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Is there a definitive list of functions that are thread-safe in Mac OS X's implementation of the C standard library?

There is a good answer here with regards to glibc and f*() functions specifically, but I have failed to find any such resource with respect to OS X. Is there such a thing?

For example, are strptime() and strftime() thread-safe? printf()? These are some that may have internal buffers that I would not want to mess up. :)

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As a side remark (Dave and ruakh give you the answer(s)) even if some standard functions are guaranteed to be thread safe, the implementation of that often comes with a high performance penalty. Things like printf e.g are notoriously bad since they have the tendency to serialize your code. – Jens Gustedt Dec 5 '11 at 9:05

2 Answers 2

up vote 3 down vote accepted

The Single Unix Specification gives a fairly short list of functions that are allowed to be non–thread-safe (except that functions in the "Legacy Feature Group" are allowed to be non–thread-safe despite not being listed there). The list includes strtok(), which Dave mentions in his answer, but does not include strptime(), nor strftime(), nor printf().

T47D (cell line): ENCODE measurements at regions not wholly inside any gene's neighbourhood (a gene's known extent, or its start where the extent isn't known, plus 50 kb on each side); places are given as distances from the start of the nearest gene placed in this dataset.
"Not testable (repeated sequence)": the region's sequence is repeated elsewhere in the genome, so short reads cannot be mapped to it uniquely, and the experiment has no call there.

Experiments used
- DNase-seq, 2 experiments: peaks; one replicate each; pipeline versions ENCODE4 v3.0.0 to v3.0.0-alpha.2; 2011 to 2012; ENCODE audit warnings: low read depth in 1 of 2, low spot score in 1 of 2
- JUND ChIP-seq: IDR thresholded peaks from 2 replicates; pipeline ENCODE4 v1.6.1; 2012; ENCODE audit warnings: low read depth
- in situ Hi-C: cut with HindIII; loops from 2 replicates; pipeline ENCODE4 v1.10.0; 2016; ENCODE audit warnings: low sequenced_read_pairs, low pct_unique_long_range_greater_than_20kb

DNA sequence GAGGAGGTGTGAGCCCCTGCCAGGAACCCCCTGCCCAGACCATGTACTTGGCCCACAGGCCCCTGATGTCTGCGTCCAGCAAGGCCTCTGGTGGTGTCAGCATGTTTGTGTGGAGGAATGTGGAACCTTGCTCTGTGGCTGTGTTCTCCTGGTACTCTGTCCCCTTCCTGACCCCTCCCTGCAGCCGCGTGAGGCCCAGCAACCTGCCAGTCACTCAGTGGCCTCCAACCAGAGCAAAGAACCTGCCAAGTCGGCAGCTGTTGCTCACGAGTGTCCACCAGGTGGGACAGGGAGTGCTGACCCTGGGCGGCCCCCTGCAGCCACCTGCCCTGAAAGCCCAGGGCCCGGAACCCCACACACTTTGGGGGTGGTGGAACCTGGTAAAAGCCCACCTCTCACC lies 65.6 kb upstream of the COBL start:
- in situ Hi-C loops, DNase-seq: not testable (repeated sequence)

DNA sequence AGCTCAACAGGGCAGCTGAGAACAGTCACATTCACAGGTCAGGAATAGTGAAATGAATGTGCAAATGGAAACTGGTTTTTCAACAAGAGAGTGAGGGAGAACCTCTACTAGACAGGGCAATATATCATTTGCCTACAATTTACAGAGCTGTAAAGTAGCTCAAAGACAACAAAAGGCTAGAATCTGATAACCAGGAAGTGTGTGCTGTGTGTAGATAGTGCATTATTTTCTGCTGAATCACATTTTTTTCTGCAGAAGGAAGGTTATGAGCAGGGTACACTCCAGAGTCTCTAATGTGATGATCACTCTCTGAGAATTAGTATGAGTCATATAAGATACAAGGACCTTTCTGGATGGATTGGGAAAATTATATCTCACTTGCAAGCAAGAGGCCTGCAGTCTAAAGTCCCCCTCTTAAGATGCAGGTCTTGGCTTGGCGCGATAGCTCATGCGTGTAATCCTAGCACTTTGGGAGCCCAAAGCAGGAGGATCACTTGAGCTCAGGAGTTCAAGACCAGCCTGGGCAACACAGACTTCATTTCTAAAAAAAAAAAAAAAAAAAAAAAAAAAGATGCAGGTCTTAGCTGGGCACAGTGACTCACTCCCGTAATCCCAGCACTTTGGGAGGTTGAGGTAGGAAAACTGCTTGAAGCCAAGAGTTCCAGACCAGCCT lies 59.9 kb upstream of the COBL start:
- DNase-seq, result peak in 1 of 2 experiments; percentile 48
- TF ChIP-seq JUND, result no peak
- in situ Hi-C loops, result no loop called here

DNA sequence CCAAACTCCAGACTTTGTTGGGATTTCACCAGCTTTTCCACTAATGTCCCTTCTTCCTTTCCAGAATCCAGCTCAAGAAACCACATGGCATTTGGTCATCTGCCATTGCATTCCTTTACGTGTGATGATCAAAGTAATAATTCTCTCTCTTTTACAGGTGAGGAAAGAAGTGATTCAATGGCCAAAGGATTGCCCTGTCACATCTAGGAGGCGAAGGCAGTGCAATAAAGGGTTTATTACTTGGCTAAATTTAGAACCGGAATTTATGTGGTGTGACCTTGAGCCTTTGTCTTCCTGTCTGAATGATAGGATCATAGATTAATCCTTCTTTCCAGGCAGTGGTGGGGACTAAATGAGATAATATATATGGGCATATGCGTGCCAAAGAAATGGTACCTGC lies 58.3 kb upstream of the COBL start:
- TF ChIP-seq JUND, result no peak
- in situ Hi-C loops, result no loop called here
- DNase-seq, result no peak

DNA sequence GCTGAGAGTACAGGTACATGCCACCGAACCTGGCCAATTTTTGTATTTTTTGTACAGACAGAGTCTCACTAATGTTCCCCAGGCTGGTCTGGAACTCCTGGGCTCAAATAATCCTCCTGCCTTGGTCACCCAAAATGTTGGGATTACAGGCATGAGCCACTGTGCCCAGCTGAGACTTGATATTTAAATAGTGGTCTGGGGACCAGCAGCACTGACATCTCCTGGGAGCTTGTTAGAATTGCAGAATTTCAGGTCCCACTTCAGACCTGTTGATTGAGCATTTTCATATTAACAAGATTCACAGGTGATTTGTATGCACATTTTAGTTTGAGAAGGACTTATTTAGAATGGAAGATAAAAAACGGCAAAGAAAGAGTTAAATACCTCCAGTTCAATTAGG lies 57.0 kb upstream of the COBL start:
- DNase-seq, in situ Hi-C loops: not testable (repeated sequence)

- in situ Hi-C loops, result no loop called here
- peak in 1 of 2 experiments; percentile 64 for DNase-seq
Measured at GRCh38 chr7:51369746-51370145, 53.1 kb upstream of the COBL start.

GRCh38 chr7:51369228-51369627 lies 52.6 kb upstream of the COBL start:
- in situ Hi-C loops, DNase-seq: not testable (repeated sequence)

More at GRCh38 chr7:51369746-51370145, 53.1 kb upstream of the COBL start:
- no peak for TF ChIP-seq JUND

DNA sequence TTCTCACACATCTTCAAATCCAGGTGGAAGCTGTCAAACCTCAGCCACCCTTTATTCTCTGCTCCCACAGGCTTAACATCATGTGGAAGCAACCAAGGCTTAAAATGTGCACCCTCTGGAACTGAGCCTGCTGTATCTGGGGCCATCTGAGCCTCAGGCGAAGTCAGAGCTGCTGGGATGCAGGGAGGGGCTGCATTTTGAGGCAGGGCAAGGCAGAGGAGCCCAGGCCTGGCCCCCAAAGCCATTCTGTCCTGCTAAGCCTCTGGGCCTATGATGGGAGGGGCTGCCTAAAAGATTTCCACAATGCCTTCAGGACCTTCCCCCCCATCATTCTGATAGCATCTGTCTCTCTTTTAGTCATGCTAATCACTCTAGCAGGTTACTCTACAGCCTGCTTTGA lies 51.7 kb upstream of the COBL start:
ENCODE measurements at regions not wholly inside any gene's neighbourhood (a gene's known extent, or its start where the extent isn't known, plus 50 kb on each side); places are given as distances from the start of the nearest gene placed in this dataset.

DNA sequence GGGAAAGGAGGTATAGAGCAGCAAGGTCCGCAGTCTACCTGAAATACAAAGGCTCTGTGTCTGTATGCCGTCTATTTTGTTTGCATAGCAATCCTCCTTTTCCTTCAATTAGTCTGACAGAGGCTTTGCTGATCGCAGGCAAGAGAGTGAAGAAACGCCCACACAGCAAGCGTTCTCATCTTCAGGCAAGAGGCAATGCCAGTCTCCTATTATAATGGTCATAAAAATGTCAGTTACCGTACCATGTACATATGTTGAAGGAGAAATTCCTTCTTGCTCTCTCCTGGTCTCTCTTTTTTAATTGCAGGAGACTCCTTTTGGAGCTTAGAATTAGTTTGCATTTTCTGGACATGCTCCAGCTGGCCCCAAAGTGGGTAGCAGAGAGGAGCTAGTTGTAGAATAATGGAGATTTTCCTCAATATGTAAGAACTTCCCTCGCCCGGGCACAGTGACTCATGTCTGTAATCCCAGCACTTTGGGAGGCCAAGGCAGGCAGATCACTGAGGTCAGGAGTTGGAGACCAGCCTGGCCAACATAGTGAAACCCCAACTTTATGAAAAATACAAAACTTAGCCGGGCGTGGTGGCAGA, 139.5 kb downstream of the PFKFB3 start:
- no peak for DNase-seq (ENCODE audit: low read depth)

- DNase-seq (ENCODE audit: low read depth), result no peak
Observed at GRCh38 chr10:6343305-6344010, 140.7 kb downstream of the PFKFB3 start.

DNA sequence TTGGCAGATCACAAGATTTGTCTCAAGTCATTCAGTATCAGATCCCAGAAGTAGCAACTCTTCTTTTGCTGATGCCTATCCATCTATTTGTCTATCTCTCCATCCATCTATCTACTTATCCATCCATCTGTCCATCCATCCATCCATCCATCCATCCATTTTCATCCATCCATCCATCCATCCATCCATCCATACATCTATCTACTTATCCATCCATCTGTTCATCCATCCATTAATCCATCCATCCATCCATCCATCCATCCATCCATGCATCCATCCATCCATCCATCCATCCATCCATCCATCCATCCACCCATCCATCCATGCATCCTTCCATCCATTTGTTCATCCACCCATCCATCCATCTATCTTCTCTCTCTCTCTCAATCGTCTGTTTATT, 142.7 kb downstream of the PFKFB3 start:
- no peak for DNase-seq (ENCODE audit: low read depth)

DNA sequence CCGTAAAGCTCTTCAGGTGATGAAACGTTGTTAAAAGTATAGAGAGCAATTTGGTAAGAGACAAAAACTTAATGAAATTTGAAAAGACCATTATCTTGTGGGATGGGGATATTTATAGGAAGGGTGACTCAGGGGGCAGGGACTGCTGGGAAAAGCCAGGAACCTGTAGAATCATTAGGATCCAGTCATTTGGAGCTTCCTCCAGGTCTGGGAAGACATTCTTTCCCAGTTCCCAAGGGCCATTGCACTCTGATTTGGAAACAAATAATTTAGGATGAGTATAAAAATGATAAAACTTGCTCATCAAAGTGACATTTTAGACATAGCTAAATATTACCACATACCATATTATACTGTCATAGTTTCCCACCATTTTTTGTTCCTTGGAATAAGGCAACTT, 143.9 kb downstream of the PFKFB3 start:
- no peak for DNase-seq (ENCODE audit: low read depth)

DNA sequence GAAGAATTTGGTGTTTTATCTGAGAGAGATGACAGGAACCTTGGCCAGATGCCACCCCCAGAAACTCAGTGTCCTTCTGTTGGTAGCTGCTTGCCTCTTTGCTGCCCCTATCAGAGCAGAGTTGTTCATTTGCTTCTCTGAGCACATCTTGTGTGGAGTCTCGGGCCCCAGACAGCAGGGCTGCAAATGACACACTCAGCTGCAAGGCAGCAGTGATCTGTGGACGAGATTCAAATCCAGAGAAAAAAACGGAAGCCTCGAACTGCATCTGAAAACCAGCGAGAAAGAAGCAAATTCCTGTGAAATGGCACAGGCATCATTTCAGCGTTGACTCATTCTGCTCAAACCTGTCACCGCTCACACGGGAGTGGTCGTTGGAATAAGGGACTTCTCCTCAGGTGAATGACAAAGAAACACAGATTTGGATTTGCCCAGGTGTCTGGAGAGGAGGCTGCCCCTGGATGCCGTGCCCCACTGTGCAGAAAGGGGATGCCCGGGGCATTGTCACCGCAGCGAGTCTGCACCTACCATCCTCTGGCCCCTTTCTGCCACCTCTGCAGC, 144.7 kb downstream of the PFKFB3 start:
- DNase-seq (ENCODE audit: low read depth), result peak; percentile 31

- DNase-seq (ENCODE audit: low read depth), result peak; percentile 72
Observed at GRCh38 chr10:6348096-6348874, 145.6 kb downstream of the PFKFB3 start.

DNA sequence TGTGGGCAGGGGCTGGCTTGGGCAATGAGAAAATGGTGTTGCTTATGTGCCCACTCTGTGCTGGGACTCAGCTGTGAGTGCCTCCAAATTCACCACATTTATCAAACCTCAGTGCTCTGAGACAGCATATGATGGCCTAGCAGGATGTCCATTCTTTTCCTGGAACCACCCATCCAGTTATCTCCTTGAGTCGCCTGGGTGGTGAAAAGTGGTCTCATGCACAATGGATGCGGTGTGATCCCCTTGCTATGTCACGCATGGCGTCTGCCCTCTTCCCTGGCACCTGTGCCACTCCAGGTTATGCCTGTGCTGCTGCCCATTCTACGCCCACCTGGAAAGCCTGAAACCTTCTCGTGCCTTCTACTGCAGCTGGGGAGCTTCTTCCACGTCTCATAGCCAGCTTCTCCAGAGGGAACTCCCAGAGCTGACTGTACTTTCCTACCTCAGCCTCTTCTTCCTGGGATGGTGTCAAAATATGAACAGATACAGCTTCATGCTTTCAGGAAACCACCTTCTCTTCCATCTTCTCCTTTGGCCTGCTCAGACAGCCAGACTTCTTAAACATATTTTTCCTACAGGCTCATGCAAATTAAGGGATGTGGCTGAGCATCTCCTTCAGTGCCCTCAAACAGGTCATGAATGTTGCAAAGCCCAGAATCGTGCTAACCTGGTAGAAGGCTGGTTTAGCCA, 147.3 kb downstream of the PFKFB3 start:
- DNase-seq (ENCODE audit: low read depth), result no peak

This StackOverflow answer asserts, in response to a question that is fairly similar to this one, that OS X does support the above aspect of the spec, so I think that's probably the best list to use. (You'll probably also be interested in the rest of that question, and in the other answer to it, by the way.)

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Any function which seems to have some magical remembering power, is likely not to be thread-safe. Any function which returns a pointer you aren't expected to free() is very frequently not thread-safe.

Many of the functions you really have to worry about return char*, or struct foo*. Although this isn't a perfect rule, this is often indicative of a function which has some sort of static storage, and isn't thread-safe.

strtok() is a simple example of is, and has been succeeded by strtok_r() which is thread-safe. For many non-thread-safe functions, there exists a function_r() (r for reentrant) which is.

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